Ethical Business Practices…Technical Expertise…Customer Service Excellence…
“What’s the rate? What are the fees?” These are important questions which almost all borrowers ask at the beginning of a loan process. What’s interesting are the questions that many borrowers would probably ask after having the experience associated with being far along in the lending process or recently having obtained financing. I am willing to bet that these questions would be less about pricing and more about service delivery.
In today’s difficult lending environment which is fraught with lending risk and government regulation, all lenders are forced to heavily document a loan file. This is because be it a month, a year or a decade after closing, a loan which defaults is reviewed in detail by various parties all of which are trying to pass the problem on to the some other party. If you are the lender who initially made the loan, many fingers are pointed at you.
Being an experienced lender, here are some of the questions I would ask initially. Who makes the lending decision – an employee of loan officer’s firm or an employee of another entity? Where physically is the underwriter who will make the lending decision located and can the loan officer meet with the underwriter face to face in order to discuss the loan file? Where do the processors who will work on the loan file physically sit? Can my loan officer interact on a face-to-face basis with the processors? Where do the closing personnel who will prepare the closing package and interact with the closing agent work? Does the loan officer (or loan officer’s firm) to whom I was referred provide a financial incentive to the person or firm who made the referral or have some sort of affiliation? If so, what is that affiliation (which they should disclose to you at the time of the referral)?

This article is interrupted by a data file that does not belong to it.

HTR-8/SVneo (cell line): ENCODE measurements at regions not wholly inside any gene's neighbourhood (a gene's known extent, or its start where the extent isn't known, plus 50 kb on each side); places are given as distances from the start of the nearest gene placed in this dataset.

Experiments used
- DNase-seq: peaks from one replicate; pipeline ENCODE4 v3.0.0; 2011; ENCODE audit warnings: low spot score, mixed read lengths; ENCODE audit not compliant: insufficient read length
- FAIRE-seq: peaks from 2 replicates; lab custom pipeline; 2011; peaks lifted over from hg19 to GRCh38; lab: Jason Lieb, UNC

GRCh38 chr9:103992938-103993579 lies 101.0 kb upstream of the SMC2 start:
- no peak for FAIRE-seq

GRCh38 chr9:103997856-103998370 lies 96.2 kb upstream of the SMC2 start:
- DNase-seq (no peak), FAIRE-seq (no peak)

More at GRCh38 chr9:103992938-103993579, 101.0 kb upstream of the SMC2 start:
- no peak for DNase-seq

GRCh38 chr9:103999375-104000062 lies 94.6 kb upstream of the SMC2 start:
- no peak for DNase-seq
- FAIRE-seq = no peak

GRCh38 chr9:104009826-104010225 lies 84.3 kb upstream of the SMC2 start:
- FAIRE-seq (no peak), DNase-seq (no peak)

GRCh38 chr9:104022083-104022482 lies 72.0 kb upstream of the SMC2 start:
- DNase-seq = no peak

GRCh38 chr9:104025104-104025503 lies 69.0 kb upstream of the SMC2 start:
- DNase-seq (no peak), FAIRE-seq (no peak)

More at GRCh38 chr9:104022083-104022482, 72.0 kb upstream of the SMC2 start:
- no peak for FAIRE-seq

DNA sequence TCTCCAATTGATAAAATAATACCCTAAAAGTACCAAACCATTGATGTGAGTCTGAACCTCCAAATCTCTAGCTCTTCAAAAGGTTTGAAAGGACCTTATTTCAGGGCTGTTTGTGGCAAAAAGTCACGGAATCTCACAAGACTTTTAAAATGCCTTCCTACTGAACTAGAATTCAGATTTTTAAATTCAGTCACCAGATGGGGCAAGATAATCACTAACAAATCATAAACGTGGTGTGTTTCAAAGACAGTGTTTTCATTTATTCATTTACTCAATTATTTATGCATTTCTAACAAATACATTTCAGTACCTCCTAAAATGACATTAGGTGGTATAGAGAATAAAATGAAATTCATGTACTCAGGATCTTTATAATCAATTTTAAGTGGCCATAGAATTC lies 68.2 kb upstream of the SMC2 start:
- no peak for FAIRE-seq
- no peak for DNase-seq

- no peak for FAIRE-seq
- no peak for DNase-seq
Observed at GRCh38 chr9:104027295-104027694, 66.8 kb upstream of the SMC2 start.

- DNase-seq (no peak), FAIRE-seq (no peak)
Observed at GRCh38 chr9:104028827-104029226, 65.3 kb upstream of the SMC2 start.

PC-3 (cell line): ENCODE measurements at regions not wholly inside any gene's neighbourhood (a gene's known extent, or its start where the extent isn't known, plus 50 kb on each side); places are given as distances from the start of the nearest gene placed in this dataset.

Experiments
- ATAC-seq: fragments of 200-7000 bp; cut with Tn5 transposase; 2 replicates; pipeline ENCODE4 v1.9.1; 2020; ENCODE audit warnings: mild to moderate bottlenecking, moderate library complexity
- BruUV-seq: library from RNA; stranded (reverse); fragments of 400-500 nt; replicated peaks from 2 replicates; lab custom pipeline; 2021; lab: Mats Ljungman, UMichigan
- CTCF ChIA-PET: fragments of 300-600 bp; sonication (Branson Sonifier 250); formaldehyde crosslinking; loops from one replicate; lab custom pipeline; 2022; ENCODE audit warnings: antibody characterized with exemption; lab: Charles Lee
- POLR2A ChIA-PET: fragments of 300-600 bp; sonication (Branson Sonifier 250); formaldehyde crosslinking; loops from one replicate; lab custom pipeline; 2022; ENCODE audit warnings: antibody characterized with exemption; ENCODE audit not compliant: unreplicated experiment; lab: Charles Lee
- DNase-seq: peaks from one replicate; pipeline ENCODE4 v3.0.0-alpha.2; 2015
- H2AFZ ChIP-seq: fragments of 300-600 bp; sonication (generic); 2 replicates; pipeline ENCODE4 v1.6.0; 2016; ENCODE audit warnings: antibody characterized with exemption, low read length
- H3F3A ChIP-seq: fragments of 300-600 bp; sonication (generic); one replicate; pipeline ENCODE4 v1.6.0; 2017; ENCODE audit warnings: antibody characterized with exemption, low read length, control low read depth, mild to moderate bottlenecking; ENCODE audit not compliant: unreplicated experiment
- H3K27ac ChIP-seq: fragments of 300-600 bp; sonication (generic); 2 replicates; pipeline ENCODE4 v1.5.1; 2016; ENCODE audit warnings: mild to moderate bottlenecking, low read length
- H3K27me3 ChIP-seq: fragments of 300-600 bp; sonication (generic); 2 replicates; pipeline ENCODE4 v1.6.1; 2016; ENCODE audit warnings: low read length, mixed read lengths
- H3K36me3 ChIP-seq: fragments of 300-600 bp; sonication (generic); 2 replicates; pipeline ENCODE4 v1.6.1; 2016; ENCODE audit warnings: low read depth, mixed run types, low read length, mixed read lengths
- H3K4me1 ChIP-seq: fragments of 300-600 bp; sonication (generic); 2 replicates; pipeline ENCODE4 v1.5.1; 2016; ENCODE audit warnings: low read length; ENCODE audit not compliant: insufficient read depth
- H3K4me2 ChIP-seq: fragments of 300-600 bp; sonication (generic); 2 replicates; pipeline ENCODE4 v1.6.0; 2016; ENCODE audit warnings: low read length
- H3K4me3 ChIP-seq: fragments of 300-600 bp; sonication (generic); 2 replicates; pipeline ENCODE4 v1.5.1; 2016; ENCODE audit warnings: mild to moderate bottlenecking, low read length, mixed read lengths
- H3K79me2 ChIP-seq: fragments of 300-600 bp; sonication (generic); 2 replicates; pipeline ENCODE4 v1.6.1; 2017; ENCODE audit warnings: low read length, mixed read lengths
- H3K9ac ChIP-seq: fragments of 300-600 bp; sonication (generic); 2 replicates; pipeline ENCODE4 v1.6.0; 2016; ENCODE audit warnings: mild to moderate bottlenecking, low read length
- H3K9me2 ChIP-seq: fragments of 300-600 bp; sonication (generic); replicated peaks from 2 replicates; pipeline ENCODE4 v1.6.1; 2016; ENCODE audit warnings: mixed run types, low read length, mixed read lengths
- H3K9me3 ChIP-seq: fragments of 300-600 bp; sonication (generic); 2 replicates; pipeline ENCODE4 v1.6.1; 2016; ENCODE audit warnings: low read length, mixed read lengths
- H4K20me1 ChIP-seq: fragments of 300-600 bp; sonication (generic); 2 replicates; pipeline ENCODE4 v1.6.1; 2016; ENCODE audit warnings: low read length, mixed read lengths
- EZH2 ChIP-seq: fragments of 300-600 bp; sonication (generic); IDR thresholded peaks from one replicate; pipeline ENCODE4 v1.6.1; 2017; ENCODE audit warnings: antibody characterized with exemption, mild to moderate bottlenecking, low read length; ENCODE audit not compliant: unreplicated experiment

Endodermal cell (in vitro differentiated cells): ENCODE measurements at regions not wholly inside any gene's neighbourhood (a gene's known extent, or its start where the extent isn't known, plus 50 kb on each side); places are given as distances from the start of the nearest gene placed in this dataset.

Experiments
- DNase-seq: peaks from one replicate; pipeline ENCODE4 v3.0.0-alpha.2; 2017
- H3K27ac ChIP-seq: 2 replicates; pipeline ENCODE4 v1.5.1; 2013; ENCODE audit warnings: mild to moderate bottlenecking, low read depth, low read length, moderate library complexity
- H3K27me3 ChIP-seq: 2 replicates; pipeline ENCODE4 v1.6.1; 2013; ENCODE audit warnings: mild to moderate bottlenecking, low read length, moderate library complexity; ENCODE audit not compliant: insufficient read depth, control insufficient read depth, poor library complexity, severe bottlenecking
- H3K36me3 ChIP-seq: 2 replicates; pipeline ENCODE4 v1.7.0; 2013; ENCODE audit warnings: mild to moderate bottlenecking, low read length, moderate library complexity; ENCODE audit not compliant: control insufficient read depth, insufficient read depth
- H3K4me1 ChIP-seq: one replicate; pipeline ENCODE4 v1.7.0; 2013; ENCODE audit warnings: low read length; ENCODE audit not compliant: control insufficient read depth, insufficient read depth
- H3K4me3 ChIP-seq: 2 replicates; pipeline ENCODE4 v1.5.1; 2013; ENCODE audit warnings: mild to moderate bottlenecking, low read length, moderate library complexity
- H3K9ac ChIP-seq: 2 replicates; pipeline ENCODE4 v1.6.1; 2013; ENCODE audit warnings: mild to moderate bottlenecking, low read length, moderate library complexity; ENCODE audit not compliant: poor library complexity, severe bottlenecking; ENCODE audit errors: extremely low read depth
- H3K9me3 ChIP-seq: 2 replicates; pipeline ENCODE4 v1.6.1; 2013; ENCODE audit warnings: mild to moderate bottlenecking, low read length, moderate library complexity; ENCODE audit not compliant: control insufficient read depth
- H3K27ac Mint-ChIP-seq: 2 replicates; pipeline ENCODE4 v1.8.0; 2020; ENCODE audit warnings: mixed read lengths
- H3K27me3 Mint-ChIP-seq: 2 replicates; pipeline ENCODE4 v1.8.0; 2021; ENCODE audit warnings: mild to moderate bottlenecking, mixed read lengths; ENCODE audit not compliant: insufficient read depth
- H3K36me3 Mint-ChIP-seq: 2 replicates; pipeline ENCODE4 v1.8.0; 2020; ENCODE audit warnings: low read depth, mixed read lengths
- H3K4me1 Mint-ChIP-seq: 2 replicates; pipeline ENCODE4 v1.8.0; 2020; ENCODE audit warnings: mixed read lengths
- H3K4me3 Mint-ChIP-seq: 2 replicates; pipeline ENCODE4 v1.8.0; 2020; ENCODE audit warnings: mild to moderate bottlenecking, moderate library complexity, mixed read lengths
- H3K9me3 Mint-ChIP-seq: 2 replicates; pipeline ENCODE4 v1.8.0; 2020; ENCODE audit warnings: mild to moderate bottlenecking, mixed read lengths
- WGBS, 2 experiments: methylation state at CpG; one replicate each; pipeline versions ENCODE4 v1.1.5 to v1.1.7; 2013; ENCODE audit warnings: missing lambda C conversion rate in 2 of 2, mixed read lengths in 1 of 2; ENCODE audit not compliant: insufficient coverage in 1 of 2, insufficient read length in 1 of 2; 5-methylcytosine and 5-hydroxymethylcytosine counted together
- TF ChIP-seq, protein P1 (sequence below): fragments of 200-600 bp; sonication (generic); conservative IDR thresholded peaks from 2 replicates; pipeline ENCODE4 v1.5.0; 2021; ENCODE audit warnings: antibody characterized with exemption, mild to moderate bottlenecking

The answers to the above questions are paramount in understanding how the loan process will flow. It is not realistic to expect that a loan file which is scanned into an electronic processing or underwriting queue will flow as smoothly as a loan file which is handed to a processor and then handed to an underwriter in the same office. In addition, if your personal finances and/or tax returns involve some level of complication, typically people need to directly communicate in order to understand that file.
The last question pertains to whether the firm/loan officer who is being referred earned that referral by doing a great job on other applications or basically is buying that referral. Obviously, a merit based referral is one you can count on because it is tried and tested. A for-profit referral is based less on the merits of the lending party. There might be cases where a for-profit referral can be viable or reputable, however, you should understand the reason why someone is referring you to a certain lender. Are you actually paying for that referral indirectly through higher loan costs or lower service delivery levels?
Finally, if I were satisfied with the answers to the questions above, I would certainly ensure that my lender’s costs and fees were competitive but understand that excellent service has a cost.